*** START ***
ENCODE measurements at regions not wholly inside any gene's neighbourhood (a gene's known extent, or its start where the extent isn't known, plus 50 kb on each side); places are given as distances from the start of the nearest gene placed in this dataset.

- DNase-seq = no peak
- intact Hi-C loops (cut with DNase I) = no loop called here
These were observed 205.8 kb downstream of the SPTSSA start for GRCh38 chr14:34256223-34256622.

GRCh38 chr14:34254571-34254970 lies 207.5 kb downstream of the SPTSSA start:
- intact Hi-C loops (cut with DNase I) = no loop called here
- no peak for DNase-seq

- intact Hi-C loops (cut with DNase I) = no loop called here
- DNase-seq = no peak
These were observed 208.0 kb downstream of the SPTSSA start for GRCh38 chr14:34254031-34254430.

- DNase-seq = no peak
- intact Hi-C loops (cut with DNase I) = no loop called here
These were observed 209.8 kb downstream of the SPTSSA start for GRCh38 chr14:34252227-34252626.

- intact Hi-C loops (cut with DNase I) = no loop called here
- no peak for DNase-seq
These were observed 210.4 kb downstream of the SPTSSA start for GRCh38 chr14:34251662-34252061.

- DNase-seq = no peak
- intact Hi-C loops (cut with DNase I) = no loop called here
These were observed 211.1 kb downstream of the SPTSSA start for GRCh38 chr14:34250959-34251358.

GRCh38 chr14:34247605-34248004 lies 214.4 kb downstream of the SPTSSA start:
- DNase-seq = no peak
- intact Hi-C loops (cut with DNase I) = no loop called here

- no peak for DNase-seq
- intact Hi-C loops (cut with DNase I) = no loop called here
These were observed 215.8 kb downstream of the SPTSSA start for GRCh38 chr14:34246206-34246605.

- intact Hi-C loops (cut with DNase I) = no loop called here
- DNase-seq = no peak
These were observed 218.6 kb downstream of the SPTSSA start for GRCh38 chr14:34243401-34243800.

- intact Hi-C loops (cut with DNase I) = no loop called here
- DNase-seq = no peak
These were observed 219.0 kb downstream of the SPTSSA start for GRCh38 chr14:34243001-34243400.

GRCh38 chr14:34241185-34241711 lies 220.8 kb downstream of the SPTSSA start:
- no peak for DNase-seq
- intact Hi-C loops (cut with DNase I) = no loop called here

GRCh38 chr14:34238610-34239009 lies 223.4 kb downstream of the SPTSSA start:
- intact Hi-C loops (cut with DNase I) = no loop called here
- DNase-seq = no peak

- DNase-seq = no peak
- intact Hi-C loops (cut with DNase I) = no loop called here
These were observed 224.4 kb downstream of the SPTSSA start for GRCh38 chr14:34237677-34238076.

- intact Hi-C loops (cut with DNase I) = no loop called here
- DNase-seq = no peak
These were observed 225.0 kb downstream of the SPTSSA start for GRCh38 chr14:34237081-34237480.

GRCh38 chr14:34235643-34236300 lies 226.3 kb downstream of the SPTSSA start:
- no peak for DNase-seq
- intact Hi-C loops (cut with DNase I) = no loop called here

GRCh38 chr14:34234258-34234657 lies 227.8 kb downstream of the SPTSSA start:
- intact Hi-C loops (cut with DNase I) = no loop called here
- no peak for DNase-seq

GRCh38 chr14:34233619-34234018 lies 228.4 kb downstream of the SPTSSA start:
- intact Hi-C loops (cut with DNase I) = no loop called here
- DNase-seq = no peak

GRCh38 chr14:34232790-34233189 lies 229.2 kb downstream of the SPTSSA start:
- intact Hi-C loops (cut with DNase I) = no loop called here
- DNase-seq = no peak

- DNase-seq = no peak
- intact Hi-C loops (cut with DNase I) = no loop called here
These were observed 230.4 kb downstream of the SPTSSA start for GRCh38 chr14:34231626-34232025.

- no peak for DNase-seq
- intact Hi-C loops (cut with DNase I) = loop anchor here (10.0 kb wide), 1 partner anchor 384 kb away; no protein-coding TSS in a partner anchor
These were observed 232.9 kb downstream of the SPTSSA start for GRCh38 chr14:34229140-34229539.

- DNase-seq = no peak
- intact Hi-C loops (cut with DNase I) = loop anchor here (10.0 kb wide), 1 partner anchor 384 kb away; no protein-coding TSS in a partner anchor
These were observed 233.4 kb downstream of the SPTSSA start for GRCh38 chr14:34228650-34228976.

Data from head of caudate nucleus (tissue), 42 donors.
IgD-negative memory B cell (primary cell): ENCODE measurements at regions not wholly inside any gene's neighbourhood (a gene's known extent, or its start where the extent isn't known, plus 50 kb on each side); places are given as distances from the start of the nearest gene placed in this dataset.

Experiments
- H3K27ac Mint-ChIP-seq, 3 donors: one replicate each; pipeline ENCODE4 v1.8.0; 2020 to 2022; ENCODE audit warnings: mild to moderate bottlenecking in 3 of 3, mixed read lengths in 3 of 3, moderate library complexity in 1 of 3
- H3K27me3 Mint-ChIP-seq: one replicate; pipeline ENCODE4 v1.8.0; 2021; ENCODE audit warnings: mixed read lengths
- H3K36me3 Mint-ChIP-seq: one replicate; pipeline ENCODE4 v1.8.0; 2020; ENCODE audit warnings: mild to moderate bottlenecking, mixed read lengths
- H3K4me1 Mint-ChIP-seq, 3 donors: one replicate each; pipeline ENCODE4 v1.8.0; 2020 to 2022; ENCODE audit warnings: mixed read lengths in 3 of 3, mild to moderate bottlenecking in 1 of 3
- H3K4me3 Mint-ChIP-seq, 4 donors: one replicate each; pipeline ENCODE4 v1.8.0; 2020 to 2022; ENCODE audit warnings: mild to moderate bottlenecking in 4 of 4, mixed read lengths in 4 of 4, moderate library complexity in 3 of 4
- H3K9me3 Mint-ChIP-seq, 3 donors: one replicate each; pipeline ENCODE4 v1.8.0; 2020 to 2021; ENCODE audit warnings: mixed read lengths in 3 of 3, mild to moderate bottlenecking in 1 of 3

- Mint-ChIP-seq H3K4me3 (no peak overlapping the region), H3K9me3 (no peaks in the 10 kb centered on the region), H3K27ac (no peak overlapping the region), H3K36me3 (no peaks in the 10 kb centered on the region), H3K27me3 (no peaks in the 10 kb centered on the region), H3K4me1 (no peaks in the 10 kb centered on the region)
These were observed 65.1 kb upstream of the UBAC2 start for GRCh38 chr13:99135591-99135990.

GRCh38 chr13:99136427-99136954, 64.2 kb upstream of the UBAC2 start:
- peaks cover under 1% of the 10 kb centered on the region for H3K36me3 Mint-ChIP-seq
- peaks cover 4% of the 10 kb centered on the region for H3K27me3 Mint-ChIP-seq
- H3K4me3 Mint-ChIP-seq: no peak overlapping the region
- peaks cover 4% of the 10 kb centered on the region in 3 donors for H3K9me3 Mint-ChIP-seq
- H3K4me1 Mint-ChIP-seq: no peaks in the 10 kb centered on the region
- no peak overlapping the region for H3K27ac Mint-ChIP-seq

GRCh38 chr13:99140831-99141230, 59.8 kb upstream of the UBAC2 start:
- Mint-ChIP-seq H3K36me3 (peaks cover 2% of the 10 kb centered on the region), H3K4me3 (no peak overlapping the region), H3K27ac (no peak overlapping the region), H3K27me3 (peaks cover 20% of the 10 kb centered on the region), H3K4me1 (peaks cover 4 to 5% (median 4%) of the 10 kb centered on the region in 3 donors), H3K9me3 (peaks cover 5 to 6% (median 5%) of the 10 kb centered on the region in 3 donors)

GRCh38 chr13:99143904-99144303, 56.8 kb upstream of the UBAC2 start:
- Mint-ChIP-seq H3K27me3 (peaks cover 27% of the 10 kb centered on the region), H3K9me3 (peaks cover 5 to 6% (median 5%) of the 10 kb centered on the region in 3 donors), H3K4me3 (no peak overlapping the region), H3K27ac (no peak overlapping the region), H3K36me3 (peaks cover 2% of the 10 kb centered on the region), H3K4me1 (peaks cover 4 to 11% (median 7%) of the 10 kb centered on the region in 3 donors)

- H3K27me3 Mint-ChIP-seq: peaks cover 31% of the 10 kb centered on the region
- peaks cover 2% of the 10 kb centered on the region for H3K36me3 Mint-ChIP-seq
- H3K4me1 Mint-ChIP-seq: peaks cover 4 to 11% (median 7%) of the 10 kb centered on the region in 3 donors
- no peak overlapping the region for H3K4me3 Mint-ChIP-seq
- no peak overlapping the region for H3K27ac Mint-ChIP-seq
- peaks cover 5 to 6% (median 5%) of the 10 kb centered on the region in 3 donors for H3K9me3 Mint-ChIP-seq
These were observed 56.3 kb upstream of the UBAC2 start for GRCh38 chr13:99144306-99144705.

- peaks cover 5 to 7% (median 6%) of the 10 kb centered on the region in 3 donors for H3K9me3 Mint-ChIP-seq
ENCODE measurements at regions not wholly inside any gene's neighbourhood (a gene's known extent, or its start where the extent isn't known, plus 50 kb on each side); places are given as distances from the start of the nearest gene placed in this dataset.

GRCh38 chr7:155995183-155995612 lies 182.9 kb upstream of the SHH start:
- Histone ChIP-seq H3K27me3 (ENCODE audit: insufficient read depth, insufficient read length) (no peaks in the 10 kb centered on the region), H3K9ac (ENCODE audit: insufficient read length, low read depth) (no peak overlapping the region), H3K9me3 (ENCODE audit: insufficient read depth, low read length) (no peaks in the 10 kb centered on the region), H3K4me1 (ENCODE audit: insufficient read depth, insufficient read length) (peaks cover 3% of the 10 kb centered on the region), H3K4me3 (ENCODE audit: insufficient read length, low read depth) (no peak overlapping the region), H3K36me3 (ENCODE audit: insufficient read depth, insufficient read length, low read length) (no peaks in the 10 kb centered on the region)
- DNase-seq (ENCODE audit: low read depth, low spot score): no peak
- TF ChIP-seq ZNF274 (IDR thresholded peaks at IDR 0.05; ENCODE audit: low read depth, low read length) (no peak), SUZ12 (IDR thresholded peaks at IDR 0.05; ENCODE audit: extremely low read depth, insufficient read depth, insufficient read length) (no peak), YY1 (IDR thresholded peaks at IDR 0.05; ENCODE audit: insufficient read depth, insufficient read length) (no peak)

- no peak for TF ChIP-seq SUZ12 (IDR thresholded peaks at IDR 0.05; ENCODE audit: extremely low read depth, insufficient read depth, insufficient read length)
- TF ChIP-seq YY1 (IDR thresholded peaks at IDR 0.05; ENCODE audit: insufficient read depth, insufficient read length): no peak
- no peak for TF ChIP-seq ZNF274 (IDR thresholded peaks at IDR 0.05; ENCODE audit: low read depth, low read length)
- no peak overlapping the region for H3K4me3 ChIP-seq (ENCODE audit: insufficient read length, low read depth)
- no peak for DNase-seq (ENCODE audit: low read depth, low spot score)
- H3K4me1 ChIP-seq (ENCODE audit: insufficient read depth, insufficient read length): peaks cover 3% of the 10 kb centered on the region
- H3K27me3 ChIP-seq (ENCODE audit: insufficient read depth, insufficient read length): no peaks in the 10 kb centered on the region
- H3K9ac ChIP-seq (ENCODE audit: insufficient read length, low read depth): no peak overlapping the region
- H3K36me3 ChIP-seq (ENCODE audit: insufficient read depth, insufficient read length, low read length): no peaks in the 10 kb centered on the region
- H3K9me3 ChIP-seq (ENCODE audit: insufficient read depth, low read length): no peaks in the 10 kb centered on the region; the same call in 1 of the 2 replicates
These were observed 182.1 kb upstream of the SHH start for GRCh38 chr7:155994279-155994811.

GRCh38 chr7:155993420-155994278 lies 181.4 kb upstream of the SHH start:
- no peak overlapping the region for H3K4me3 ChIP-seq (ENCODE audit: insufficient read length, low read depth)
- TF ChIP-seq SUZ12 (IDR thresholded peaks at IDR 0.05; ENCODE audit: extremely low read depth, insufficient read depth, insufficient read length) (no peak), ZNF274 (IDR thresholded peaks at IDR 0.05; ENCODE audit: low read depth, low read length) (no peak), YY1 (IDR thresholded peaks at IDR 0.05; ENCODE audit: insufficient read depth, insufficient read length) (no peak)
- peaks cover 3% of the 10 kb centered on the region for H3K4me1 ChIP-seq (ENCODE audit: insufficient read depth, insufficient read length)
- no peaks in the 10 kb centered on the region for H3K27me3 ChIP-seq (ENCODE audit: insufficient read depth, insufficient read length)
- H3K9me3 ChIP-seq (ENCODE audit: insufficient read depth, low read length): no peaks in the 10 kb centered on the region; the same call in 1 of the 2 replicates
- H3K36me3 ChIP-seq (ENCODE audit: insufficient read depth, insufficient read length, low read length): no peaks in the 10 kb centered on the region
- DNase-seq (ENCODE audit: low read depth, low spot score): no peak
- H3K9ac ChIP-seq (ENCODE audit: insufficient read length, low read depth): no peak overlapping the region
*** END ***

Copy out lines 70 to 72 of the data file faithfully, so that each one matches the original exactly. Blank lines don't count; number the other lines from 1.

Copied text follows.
- H3K36me3 Mint-ChIP-seq: one replicate; pipeline ENCODE4 v1.8.0; 2020; ENCODE audit warnings: mild to moderate bottlenecking, mixed read lengths
- H3K4me1 Mint-ChIP-seq, 3 donors: one replicate each; pipeline ENCODE4 v1.8.0; 2020 to 2022; ENCODE audit warnings: mixed read lengths in 3 of 3, mild to moderate bottlenecking in 1 of 3
- H3K4me3 Mint-ChIP-seq, 4 donors: one replicate each; pipeline ENCODE4 v1.8.0; 2020 to 2022; ENCODE audit warnings: mild to moderate bottlenecking in 4 of 4, mixed read lengths in 4 of 4, moderate library complexity in 3 of 4